wunderkind

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You have the gear, right? Does it play loud enough for you? If so, your good! Don’t worry and enjoy!
It is obviously too obvious. Therefore perhaps one might deduce this thread's true motive is an excuse for upgradelitis. :)
 

voodooless

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LTig

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If 120 W are not enough to reach the SPL the owner requires then 180 W (max input for the R3) won't be an audible improvement. In this case he needs other speakers with higher sensitivity and/or higher wattage.
 

Vacceo

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I am very new to Speaker amps so I am confused if that is enough headroom for the speaker to sound optimal.
98 decibels on the place you listen to is going deaf territory if you sustain that volumen.
 

Chagall

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It's really up to you. There are two elements to consider:

1) How loud you like to listen;

2) The type of music you prefer.

The type of music is very important because some genres have a small dynamic range - pop music, for example - while others have a larger dynamic range.

I will try to give an example to illustrate the ideas. I listen to classical music - very wide dynamic range, say 18-20 dB - with Wharfedale Lintons - about 85 dB sensitivity at 1.5 metres. I want to get, say, 85 dB average spl. I know that if the average spl is 85 dB, there will be instantaneous peaks of 103-1035 dB, so my amp will need to deliver about 140 watts/8 ohms. In your case, given that you can get 98 dB max Spl at your listening position, you should calibrate the average Spl to the dynamic range of the music you prefer.

See also: https://dr.loudness-war.info/ to get an idea of the dynamic range of recorded music.

More elements:

3) Room corrections software or EQ - Dirac can take 10 dB.
4) Volume leveling or normalizing volume - depends on the track but -5dB usually for modern music

Maybe doesn't apply now, but a beefier amp is certainly more future-proof (not saying anything about sound quality if distortion is low on both amps).
 

radix

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As @LTig said, you cannot just throw more watts at a speaker. That said, I suspect 120 wpc is OK.

The KEF specs say max level is 110 dB, which at 84 dB/W/m needs almost 400w. That's for peaks. Their amplifier rating of upto 180w is likely their "nominal power" not their "peak power".

To reproduce 92 dB SPL @ 3m with 3dB of headroom (good for popular music, not classical or accoustic) at 84 dB/W/m needs 113 watts. So you are likely just fine.

These calculators (I use https://www.crownaudio.com/en-US/tools/calculators "amplifier power required") are to estimate what you should buy. As has been pointed out, you have it, so if what you hear is OK, then you're OK.

If you want to, you could get a UMIK-1 and learn to use REW to see what your actual distortion figure is. If I were to bet, I'd say the mid- and high- frequency is OK but you'll start to see bass distortion playing really loud out of bookshelf speakers. They might also be coupling to whatever surface you have them on. This would call for adding a sub or changing the stands/feet, not getting a new amp.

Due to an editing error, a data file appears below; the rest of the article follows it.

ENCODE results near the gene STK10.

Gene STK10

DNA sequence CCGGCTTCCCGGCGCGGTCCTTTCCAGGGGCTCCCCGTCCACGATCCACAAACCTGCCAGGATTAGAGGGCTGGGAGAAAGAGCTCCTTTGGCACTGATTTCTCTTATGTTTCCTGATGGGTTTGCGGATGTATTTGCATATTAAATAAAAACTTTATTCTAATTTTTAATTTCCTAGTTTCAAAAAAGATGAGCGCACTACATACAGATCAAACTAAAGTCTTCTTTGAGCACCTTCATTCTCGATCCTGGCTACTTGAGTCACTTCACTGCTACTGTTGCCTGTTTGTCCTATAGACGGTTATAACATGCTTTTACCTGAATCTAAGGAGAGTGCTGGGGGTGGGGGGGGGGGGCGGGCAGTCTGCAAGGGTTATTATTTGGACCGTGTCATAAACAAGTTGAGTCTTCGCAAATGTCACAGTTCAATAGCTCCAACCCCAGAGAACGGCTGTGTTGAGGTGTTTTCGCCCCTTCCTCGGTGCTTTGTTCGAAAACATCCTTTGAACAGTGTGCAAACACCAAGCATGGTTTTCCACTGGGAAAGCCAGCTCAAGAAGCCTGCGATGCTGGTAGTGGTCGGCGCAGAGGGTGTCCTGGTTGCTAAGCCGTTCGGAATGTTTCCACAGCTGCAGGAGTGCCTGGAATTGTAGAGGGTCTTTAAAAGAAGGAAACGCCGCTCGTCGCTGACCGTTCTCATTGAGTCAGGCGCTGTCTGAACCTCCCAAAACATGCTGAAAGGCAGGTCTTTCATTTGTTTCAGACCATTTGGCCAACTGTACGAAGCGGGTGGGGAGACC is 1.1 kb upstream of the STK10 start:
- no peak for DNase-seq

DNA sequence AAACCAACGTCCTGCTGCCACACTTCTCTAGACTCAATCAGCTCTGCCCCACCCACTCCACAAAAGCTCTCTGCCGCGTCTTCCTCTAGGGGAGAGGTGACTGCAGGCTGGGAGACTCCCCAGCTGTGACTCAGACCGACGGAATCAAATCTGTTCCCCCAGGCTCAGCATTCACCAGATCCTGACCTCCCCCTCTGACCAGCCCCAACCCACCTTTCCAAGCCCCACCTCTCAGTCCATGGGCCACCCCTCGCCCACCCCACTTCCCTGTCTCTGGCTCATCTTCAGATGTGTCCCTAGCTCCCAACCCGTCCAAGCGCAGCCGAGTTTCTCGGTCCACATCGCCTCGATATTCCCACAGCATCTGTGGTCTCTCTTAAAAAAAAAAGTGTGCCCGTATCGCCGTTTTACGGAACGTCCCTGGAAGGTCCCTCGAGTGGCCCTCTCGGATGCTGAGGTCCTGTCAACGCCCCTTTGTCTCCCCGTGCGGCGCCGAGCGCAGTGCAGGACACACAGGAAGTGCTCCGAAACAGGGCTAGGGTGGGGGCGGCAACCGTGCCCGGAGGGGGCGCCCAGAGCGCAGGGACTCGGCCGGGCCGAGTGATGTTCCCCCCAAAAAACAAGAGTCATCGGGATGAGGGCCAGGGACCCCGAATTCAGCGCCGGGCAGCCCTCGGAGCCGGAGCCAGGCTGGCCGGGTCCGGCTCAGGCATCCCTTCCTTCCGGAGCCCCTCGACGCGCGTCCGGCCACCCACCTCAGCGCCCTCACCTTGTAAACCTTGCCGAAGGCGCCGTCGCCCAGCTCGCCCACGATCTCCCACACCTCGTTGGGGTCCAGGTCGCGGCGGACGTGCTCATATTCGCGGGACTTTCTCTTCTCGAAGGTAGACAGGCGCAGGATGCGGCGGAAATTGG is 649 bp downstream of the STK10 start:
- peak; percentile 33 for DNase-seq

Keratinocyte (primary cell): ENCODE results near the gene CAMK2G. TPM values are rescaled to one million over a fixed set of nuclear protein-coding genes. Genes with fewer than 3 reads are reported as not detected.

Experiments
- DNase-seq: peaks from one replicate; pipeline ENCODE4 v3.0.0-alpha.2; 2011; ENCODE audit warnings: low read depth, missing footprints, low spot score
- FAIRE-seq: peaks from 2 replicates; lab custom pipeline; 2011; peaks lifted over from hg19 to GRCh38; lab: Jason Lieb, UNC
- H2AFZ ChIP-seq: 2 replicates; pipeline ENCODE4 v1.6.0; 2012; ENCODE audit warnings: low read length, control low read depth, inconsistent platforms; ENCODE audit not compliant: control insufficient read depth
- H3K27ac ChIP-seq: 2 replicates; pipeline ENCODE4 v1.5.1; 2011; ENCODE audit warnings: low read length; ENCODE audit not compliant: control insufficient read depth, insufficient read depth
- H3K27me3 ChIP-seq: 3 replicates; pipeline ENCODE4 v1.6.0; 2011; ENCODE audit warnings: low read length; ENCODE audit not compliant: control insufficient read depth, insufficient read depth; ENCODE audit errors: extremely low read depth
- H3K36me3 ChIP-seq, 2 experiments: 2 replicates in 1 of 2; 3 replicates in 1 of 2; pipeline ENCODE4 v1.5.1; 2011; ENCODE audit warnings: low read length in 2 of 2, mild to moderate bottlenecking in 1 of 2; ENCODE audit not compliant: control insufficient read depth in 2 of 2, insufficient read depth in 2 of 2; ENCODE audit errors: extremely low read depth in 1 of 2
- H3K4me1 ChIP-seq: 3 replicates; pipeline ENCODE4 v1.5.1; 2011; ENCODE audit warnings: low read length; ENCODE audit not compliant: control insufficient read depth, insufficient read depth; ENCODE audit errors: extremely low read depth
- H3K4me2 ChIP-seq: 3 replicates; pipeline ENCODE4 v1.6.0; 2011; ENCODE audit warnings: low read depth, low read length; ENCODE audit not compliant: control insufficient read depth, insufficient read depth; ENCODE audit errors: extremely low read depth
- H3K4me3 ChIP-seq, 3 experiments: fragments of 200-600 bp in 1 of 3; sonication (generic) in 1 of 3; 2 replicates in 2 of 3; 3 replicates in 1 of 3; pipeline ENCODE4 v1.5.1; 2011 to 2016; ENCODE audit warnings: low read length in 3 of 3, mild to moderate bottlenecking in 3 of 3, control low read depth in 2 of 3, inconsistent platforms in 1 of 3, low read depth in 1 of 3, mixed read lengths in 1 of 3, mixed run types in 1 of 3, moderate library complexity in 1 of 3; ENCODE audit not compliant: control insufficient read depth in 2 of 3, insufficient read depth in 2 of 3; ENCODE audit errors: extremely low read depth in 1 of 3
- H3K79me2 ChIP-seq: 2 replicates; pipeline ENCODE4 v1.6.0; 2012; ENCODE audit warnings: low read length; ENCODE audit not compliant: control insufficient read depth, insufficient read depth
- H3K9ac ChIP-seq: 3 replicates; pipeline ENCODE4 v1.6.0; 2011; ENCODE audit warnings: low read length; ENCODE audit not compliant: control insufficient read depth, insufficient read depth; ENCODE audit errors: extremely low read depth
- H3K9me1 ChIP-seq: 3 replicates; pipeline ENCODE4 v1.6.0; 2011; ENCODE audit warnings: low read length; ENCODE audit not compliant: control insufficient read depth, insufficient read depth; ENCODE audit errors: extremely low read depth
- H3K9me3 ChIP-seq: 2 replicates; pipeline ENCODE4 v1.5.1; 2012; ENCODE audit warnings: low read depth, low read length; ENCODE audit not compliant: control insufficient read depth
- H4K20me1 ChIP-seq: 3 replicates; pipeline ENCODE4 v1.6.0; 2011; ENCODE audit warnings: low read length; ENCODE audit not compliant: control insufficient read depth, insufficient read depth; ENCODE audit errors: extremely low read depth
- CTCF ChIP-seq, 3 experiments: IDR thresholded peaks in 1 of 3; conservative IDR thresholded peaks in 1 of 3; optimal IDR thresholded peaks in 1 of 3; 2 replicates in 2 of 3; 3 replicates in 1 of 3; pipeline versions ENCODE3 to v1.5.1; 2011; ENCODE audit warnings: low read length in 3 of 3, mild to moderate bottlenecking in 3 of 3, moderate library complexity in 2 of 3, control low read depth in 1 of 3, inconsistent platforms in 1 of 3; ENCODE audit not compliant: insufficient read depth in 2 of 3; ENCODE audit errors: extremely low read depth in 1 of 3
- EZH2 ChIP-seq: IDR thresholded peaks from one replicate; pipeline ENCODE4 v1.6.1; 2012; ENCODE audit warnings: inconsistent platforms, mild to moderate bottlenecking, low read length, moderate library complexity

If I were to do anything, I'd get that measurement mic (UMIK) and objectively test what you have. I bet it will be OK. Make your purchase decisions on data, not opinions.
 

Jimbob54

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I just bought a Wiim amp and Kef R3 metas.I will be listening to the speakers around 3 meters away from them.
I have looked at the specs and the amp should deliver enough power.

But then i read some articles saying that the Kef R3 needs a beefier amp. So now i am confused.
When you say 'bought' you mean you have them in your possession? Or you're in delivery window purgatory?

If the former, stop reading and start listening. If the latter, assuming a return is an option, wait and then start listening.
 

Chagall

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As @LTig said, you cannot just throw more watts at a speaker. That said, I suspect 120 wpc is OK.

The KEF specs say max level is 110 dB, which at 84 dB/W/m needs almost 400w. That's for peaks. Their amplifier rating of upto 180w is likely their "nominal power" not their "peak power".

To reproduce 92 dB SPL @ 3m with 3dB of headroom (good for popular music, not classical or accoustic) at 84 dB/W/m needs 113 watts. So you are likely just fine.

These calculators (I use https://www.crownaudio.com/en-US/tools/calculators "amplifier power required") are to estimate what you should buy. As has been pointed out, you have it, so if what you hear is OK, then you're OK.

If you want to, you could get a UMIK-1 and learn to use REW to see what your actual distortion figure is. If I were to bet, I'd say the mid- and high- frequency is OK but you'll start to see bass distortion playing really loud out of bookshelf speakers. They might also be coupling to whatever surface you have them on. This would call for adding a sub or changing the stands/feet, not getting a new amp.

If I were to do anything, I'd get that measurement mic (UMIK) and objectively test what you have. I bet it will be OK. Make your purchase decisions on data, not opinions.

Wondering how many watts Kef would put in an active R3 speaker, considering LS 50 wireless II has 280W for LF and 100W for HF amps.

EDIT: Also not sure why Kef R3 meta is 4ohms and regular R3 is 8ohms (impedance curves look very similar) but both have max 180W amps recommended in their specs.